The findings of the recent decision Ali Riza et al. v. Turkey (“Riza“) of the European Court of Human Rights (“ECtHR“) dated 28 January 2020, when read in conjunction with the ECtHR’s previous decision Mutu and Pechstein v. Switzerland (“Mutu-Pechstein“) dated 2 October 2018 (which concluded the “Pechstein Saga”), could potentially have an impact on the structure and organisation of international sports arbitration.

In Riza, five different applicants challenged the independence of the Turkish Football Federation’s (“TFF“) Arbitration Committee (“AC”). Given the subjective – same Respondent – and objective – denial of justice based on the lack of impartiality and independence of the AC – identity of these five applications, the ECtHR decided to join them in a single decision, despite the different factual backgrounds.

The reasoning and the conclusions of both decisions (i.e. Riza and Mutu-Pechstein) seem to establish the necessary legal framework for sports disputes to be administered and settled through final and binding arbitration in accordance with the right to a fair trial provided under Article 6(1) of the European Convention on Human Rights (the “ECHR“). We will discuss here, one by one, the positions took by the ECtHR on these divisive and complex topics.

 

The structural imbalance between athletes and sports governing bodies

In Riza, the ECtHR unanimously agreed that the AC had structural deficiencies that constituted a clear violation of Article 6(1) ECHR. In essence, the ECtHR considered that – among other elements – the guarantees to protect arbitrators from external pressure and, in particular, from the TFF’s Board (the “Board“), were insufficient, since:

  • The Board appointed the members of the AC, i.e. the compulsory, final and binding dispute resolution system for TFF’s disciplinary and administrative issues as per Article 59(3) of the Turkish Constitution;
  • The mandates of both the Board and the AC were parallel in duration.

In light of the above, the ECtHR concluded that those circumstances constituted an excessive intrusion by the Board into the activities of the AC, which resulted in a structural imbalance in the appointment of arbitrators. In addition, the ECtHR highlighted the fact that the AC was only composed of a chairman, six principal and six substitute members, which, together with the substantial influence that the Board had over the AC, increased the potential conflict of interest of the arbitrators given their very small turnover.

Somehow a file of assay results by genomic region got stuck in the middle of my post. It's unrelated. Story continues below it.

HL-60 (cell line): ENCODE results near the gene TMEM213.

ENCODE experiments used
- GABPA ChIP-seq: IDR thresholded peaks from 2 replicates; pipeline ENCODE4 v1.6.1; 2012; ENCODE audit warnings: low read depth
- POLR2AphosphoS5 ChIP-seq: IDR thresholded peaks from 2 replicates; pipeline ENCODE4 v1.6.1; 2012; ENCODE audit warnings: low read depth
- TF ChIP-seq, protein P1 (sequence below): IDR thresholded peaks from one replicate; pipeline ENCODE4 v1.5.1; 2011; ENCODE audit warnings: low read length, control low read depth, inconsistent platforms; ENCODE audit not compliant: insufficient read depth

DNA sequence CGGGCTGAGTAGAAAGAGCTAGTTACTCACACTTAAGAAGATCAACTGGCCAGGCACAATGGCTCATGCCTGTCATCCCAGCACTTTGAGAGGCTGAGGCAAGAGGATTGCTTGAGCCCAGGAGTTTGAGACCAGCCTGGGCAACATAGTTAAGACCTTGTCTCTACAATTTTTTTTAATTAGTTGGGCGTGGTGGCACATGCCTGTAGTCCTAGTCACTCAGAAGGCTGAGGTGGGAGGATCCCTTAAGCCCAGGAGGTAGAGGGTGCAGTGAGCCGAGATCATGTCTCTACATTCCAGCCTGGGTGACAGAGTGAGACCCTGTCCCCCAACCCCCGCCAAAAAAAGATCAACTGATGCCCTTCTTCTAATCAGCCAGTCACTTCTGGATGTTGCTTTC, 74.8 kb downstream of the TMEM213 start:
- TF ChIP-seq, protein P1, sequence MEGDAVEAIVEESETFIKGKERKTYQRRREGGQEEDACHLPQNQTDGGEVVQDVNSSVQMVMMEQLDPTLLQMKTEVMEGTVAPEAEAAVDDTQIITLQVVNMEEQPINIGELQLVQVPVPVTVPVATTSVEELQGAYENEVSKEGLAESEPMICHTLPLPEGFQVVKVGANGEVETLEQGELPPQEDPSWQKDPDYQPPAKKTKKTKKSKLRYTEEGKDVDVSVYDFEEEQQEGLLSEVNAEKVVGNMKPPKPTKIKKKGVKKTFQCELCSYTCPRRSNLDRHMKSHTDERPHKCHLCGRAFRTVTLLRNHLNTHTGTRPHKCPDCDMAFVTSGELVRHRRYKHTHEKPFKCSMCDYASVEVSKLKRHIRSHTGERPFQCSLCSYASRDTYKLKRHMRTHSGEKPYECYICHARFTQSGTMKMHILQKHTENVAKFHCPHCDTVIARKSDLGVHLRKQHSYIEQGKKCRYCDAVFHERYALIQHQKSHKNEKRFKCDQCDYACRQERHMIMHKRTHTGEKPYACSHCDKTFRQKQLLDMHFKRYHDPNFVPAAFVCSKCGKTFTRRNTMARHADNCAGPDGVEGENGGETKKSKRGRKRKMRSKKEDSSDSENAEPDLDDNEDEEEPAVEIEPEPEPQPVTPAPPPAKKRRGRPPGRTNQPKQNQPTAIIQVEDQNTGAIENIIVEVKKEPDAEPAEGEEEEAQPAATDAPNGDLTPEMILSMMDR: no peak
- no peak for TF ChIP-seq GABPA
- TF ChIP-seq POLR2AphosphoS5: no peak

The Mutu-Pechstein ruling also addressed the issue of the structural imbalance between athletes and sports governing bodies in the appointment of arbitrators at the Court of Arbitration for Sport (“CAS“). In this vein, although the ECtHR recognised that sports governing bodies could have some influence on the selection mechanism of CAS arbitrators, it could not conclude – based on this element alone – that CAS arbitrators could not be considered independent and impartial vis-à-vis those sports governing bodies. In particular, the ECtHR indicated in Mutu-Pechstein that the list of arbitrators was composed of, at least, 150 members, which was considered sufficient for the purpose of the arbitrators’ turnover.

In light of the above, the structural imbalance between athletes and sports governing bodies in the appointment of arbitrators, as well as the size of the arbitrator’s list, appear to be relevant issues, but not the only ones in deciding on the compliance of sports dispute resolution institutions with the requirements of Article 6(1) ECHR.

 

Degree of independence of an arbitral body vis-à-vis its funders and/or repeat users

Following the reasoning of Mutu-Pechstein, in Riza the ECtHR found that the AC’s financial relationship with the TFF did not constitute a sufficient element to demonstrate its lack of independence. In particular, in Mutu-Pechstein, the ECtHR already noted that national courts are also funded by the states and yet they are still able to decide disputes involving the state and/or state-owned entities in an independent and impartial manner.

The same conclusion was reached by the Swiss Supreme Court in the Lazutina case. The Swiss judges teleologically excluded the possibility that an annual contribution of 1/3 to the CAS annual budget by a sport governing body could influence the CAS’ independence since “[t]here appears to be no viable alternative to this institution, which can resolve international sports-related disputes quickly and inexpensively […]”.

 

The arbitrators’ challenge procedure